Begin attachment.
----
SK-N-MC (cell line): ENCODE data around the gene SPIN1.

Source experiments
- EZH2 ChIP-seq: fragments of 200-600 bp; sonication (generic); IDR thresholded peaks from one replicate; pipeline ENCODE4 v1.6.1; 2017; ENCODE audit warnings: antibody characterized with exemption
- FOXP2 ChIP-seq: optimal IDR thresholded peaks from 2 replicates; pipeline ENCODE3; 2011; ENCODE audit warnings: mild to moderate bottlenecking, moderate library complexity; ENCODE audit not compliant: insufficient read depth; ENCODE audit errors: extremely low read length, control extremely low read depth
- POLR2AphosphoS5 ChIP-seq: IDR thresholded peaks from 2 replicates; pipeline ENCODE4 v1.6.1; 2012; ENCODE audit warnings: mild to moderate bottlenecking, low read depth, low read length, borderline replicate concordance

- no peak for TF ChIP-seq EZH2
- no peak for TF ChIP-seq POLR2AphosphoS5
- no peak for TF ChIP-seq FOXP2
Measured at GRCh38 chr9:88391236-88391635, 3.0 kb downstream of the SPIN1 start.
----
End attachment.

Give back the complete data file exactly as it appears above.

SK-N-MC (cell line): ENCODE data around the gene SPIN1.

Source experiments
- EZH2 ChIP-seq: fragments of 200-600 bp; sonication (generic); IDR thresholded peaks from one replicate; pipeline ENCODE4 v1.6.1; 2017; ENCODE audit warnings: antibody characterized with exemption
- FOXP2 ChIP-seq: optimal IDR thresholded peaks from 2 replicates; pipeline ENCODE3; 2011; ENCODE audit warnings: mild to moderate bottlenecking, moderate library complexity; ENCODE audit not compliant: insufficient read depth; ENCODE audit errors: extremely low read length, control extremely low read depth
- POLR2AphosphoS5 ChIP-seq: IDR thresholded peaks from 2 replicates; pipeline ENCODE4 v1.6.1; 2012; ENCODE audit warnings: mild to moderate bottlenecking, low read depth, low read length, borderline replicate concordance

- no peak for TF ChIP-seq EZH2
- no peak for TF ChIP-seq POLR2AphosphoS5
- no peak for TF ChIP-seq FOXP2
Measured at GRCh38 chr9:88391236-88391635, 3.0 kb downstream of the SPIN1 start.